1. Electrically conductive polynary oxides of pyrochlore-related crystal structure having the formula l. M is at least one of Ag or Cu;
2. M is Bi or a mixture of at least one half Bi plus up to one half of one or more cations from among a. bivalent Cd or Pb and b. trivalent Y, Tl, In and rare earth metals of atomic number 57-71, inclusive;
3. M" is at least one of a. Ru,
b. lr, and
c. a mixture of at least three-fourths of at least one of Ru and [r and up to one-fourth of at least one of Pt, Ti and Rh;
4. x is in the range 0.10 to 0.60 and 5. zis in the range 0.10 to 1.0, and is equivalent to the sum of monovalent cations M and half of divalent cations in the polynary oxide.
2. Polynary oxides of claim 1 wherein x is in the range 0.10 to 0.5.
3. Polynary oxides of claim 2 wherein M is Ag.
4. Polynary oxides of claim 3 having the approximate formula 5. Polynary oxides of claim 3 having the approximate formula go.s o.1s onn a as- 6. Polynary oxides of claim 3 having the approximate formula 7. Polynary oxides of claim 2 wherein M is Cu.
8. Polynary oxides of claim 7 having the approximate formula os ns z as' 9. A powder composition comprising the polynary oxides of Claim 1 and dielectric material, useful for producing low resistivity resistors on dielectric substrates.
10. A powder composition comprising the polynary oxides of claim 2 and dielectric material, useful for producing low resistivity resistors on dielectric substrates.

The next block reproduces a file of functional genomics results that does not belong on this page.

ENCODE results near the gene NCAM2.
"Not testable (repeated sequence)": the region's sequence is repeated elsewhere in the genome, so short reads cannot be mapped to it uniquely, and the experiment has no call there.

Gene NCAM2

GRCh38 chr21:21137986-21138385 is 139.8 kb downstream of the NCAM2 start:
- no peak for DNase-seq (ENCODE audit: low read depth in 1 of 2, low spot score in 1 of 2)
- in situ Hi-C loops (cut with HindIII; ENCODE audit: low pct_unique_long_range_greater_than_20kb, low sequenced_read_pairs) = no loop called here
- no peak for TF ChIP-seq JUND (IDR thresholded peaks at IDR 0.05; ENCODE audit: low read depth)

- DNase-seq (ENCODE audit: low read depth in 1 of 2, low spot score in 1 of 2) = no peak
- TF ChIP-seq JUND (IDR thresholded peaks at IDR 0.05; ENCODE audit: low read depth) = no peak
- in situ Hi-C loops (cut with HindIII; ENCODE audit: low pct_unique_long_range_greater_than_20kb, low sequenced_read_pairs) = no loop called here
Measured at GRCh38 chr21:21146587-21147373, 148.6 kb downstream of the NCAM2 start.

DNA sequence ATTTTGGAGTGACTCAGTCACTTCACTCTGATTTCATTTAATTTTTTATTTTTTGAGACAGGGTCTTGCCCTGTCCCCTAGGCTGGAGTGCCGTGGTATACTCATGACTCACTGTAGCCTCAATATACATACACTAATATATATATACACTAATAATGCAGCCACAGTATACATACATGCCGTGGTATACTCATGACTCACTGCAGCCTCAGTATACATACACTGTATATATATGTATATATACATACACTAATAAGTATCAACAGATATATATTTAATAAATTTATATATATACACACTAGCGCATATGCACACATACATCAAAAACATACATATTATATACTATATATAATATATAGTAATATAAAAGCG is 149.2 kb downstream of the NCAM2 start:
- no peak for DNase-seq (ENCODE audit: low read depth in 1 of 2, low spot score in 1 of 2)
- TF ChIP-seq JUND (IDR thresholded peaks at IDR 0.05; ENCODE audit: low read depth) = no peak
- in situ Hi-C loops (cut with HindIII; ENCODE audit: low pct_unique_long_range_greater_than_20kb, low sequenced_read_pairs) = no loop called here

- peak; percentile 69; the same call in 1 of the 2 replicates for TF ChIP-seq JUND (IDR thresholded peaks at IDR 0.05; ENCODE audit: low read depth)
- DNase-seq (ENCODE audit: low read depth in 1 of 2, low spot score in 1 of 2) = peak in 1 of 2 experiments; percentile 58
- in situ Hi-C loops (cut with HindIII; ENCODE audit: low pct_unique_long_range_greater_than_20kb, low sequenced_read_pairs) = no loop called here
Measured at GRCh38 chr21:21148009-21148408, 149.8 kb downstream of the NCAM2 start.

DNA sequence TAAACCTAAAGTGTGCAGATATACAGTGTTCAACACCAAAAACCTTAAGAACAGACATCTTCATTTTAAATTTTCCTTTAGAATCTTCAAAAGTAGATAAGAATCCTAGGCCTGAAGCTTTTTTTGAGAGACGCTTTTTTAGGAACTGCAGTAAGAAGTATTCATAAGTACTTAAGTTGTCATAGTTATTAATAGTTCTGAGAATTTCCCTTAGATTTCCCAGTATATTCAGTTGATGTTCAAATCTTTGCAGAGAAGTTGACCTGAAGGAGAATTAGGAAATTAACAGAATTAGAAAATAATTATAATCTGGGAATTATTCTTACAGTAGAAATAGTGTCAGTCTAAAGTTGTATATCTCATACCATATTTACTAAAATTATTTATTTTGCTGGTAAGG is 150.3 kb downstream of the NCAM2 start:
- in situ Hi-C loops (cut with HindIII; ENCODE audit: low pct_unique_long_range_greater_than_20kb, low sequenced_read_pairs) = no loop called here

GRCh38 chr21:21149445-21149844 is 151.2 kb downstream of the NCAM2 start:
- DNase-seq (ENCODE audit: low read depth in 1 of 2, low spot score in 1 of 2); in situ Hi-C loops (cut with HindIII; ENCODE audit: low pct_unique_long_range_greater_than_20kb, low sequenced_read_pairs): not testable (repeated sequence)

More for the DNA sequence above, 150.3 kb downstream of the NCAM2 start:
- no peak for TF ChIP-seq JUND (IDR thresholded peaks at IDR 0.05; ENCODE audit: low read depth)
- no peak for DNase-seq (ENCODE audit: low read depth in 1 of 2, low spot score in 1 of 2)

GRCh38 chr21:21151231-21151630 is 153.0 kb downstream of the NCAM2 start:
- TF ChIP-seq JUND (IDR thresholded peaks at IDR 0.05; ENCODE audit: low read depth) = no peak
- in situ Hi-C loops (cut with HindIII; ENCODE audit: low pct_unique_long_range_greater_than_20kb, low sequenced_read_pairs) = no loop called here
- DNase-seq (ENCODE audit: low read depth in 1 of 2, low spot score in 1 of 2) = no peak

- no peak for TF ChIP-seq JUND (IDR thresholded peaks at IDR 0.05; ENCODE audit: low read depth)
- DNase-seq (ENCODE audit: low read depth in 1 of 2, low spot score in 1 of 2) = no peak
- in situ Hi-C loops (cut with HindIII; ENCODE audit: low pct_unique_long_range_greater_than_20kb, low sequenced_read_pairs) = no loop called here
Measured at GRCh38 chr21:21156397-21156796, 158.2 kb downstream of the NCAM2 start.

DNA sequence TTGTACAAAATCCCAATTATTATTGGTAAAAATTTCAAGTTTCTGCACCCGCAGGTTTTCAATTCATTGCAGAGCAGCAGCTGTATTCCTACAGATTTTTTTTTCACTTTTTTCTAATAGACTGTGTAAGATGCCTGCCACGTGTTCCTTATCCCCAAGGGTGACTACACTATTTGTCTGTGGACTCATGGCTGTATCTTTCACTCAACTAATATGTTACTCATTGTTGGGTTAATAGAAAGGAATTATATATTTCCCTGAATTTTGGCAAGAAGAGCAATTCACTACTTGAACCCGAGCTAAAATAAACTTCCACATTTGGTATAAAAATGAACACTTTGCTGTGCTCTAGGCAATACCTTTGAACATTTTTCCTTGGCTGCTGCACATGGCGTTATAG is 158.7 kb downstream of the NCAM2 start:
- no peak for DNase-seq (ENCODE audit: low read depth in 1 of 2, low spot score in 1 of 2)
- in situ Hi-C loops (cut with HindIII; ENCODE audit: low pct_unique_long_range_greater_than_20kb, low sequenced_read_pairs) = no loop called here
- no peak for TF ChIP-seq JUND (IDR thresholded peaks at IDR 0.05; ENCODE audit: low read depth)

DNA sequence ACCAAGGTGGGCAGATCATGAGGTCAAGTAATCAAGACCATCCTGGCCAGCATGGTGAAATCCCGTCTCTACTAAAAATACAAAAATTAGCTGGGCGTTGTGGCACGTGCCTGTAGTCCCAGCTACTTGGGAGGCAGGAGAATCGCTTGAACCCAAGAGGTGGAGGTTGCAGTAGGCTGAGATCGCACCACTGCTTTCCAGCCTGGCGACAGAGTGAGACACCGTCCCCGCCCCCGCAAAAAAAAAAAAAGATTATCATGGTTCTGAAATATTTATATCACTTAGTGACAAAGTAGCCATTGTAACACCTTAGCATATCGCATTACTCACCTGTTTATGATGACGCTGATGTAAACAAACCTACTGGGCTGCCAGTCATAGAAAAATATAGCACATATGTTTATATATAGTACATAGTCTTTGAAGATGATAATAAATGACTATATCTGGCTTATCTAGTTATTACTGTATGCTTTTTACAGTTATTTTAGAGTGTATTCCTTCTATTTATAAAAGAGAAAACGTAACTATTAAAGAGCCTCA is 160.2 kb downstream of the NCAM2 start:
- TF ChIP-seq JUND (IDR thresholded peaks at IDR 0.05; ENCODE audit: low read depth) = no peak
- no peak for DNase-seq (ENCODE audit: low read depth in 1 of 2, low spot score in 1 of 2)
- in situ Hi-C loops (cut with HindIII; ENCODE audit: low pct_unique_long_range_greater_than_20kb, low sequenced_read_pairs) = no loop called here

11. A powder composition comprising the polynary oxides of claim 3 and dielectric material, useful for producing low resistivity resistors on dielectric substrates.
12. A powder composition comprising the polynary oxides of claim 4 and dielectric material, useful for producing low resistivity resistors on dielectric substrates.
13. An electrical element comprising a dielectric substrate having fired thereon the composition of claim 9.
14. An electrical element comprising a dielectric substrate having fired thereon the composition of claim 10.
15. An electrical element comprising a dielectric substrate having fired thereon the composition of claim ll.
16. An electrical element comprising a dielectric substrate having fired thereon the composition of claim 12.
UNITED STATES PATENT OFFICE CERTIFICATE OF CORRECTION PATENT NO. 3 ,896,055
DATED 1 July 22, 1975 'NVENTOR(S) 3 Robert Joseph Bouchard; Donald Burl Rogers It is certified that error appears in the above-identified patent and that said Letters Patent are hereby corrected as shown below; COLUMII LINE ERROR CORRECTION a v I n l 65 .i M M o M M M 0 2 l3 zis z is 2 24 optical optional +3 +4 +3 +4 2 49 A B 0 A B 0 A B O A A A B O 2 55 AX Y "Y 2 X y 2-x-y 2 7-2 3 55 Popwich Popowich 6 21 Bi Ru 0 composition Bi Ru 0 (composition Q 2 2 7 2 2 7 I II M I II 7 23 MXM 2+x 2 7+z 'X 2-x 2 7-2 7 38 zis z is I I Signed and Scaled this Twenty-eighth Day of June 1977 [SEAL] Q Arrest:
RUTH c. MASON c. MARSHALL DANN Arresting Officer Commissioner oj'Patenls and Trademarks